If string_expression is not of type varchar(max) or nvarchar(max), REPLICATE truncates the return value at 8,000 bytes. To return values greater than 8,000 bytes, string_expression must be explicitly cast to the appropriate large-value data type.

There was my problem.

Test code:

DECLARE @string nvarchar(max)
DECLARE @result nvarchar(max)

SET @string = N'A'

SET @result = REPLICATE(N'A',4001)
SELECT LEN(@result)

SET @result = REPLICATE(CAST(N'A' as nvarchar(max)),4001)
SELECT LEN(@result)

SET @result = REPLICATE(@string,4001)
SELECT LEN(@result)

Results:
ReplicateLOBResults

This is the link to the request for assistance on SQL Server Central if you are interested in the details of the LOB parameters to CLR functions.

Hair Pulling Photo Attribution: By stewartpilbrow under CC BY-SA 2.0

SQL Injection Info

A list of resources to look at to help understand SQL Injection.

I’ve not seen anything in blog land that describes SQL injection the way I have done so in my original post on the topic. There may be something out there but I don’t know of it.

SQL Injection falls under the rubric of security. Program Manager for the SQL Server Engine team, Il-Sung Lee, gives a talk about developing secure applications. He discusses SQL injection and other interesting things.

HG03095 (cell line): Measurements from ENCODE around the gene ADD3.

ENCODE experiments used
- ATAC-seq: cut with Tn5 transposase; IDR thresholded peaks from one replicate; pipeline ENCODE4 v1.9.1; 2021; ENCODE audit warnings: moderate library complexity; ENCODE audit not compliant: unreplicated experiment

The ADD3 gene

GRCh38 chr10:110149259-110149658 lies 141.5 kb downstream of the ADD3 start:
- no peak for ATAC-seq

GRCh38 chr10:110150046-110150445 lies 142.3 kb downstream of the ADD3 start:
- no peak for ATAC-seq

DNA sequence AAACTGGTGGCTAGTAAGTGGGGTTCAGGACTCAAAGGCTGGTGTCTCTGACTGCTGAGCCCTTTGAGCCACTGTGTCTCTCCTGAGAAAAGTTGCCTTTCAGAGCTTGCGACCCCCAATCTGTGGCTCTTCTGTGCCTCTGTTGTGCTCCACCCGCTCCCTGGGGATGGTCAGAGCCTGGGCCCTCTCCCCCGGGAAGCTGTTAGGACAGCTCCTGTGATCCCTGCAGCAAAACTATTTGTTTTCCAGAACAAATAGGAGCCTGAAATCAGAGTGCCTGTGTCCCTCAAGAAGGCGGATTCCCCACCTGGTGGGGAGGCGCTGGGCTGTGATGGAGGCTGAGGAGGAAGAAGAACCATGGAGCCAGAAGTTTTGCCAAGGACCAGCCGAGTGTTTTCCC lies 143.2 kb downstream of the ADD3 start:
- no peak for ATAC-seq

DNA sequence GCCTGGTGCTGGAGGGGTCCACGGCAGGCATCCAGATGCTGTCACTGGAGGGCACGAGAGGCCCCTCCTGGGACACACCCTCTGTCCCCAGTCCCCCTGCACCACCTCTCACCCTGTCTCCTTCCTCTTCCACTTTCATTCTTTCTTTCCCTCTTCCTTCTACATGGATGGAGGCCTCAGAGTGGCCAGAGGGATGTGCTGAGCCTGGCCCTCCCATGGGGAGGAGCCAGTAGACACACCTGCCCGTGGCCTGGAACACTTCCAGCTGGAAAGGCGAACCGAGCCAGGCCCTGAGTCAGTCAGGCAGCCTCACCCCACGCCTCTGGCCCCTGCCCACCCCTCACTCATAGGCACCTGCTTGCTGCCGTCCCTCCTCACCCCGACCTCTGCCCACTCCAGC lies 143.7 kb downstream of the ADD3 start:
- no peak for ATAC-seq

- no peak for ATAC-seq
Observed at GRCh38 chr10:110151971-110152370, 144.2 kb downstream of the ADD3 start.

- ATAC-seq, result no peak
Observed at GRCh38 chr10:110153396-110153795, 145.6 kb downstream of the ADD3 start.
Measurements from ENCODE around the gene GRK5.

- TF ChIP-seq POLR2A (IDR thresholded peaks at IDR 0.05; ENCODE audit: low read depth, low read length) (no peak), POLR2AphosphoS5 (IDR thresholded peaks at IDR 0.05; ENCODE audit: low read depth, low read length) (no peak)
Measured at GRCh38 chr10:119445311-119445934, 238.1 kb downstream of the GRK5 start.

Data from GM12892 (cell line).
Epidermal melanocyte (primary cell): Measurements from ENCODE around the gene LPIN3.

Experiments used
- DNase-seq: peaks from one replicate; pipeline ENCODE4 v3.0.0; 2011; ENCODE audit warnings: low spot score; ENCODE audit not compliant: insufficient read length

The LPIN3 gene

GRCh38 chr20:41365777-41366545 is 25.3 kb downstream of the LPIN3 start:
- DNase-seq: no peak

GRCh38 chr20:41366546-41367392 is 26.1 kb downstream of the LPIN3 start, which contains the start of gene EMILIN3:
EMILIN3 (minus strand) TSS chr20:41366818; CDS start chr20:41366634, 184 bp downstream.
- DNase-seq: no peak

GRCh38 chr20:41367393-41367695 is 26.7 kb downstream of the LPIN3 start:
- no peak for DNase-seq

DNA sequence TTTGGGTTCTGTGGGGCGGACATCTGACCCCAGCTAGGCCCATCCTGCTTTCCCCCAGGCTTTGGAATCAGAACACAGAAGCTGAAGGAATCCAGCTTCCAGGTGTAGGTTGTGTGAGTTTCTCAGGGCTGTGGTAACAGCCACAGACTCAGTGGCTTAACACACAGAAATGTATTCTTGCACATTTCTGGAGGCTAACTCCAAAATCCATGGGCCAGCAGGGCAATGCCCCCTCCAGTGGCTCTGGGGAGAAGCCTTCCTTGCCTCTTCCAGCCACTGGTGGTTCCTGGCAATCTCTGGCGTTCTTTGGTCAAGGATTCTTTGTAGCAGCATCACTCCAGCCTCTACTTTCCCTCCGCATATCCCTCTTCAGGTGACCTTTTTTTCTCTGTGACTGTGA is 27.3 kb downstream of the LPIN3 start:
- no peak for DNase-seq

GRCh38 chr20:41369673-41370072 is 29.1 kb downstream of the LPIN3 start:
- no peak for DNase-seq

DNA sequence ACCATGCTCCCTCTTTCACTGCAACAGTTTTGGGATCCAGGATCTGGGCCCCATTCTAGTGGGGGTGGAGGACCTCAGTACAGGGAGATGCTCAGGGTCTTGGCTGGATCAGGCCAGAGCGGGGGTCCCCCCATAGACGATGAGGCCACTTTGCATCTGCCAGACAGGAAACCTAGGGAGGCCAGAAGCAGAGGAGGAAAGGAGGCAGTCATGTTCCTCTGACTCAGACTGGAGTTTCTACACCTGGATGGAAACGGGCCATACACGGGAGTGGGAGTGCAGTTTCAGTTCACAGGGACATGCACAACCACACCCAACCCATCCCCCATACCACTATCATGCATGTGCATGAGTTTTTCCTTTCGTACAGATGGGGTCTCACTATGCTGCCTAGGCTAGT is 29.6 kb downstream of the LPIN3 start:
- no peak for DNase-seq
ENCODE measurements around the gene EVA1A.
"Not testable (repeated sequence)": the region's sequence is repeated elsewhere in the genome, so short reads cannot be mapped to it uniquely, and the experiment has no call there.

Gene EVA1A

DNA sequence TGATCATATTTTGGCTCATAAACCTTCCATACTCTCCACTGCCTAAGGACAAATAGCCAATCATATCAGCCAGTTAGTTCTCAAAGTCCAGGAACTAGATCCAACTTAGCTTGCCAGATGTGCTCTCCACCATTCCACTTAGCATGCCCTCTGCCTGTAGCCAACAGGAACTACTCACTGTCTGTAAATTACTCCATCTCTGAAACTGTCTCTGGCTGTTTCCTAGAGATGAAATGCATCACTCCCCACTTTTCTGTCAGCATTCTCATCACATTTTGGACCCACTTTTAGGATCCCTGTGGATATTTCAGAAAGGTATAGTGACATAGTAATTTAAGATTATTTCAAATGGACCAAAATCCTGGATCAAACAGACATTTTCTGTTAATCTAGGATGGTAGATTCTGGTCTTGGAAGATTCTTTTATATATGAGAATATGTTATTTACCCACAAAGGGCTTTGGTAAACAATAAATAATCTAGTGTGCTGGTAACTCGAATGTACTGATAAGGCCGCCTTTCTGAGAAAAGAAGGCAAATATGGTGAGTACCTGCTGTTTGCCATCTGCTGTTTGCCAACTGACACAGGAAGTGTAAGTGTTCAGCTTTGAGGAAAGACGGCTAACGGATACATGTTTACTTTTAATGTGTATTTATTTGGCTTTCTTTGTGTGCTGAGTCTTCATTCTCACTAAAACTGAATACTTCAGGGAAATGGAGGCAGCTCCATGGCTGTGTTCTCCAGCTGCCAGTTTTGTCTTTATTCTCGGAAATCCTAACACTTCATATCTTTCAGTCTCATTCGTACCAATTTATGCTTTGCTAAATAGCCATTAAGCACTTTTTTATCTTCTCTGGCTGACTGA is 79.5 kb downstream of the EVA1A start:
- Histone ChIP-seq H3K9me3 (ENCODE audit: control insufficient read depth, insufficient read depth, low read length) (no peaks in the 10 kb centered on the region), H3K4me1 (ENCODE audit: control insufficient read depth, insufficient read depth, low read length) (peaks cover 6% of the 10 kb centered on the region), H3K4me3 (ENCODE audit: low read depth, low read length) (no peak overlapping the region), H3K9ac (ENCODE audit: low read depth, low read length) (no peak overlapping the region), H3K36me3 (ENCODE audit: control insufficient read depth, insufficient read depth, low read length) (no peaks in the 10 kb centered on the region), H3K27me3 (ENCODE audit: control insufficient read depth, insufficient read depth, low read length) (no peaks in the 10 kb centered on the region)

Understanding SQL injection requires understanding how the query processor parses a batch. Conor Cunningham gave a speech at SQLbits X about how the query processor works. Not specific about SQL injection but he does talk about the parser and the query tree.

Paul White talks specifically about the parse tree and how you can see the initial tree is. Great for inspecting how a query was parsed.

Column Aliases (or Who Is That Masked Crusader?)

Aaron Bertrand talks about the various methods for column aliasing and which he prefers. My favorite is a variation on #4 in his list (I don’t think he has them in order of preference but numbered them to make them easier to discuss) which is surprising because of the options listed #4 is my least favorite. In the past I used to use = whenever I aliased a column in a select list but over the years I’ve slowly moved to another method.

I will repeat his list here because it’s easier to discuss it without having to constantly refer back to the original post.

SELECT 1 AS x;     -- #1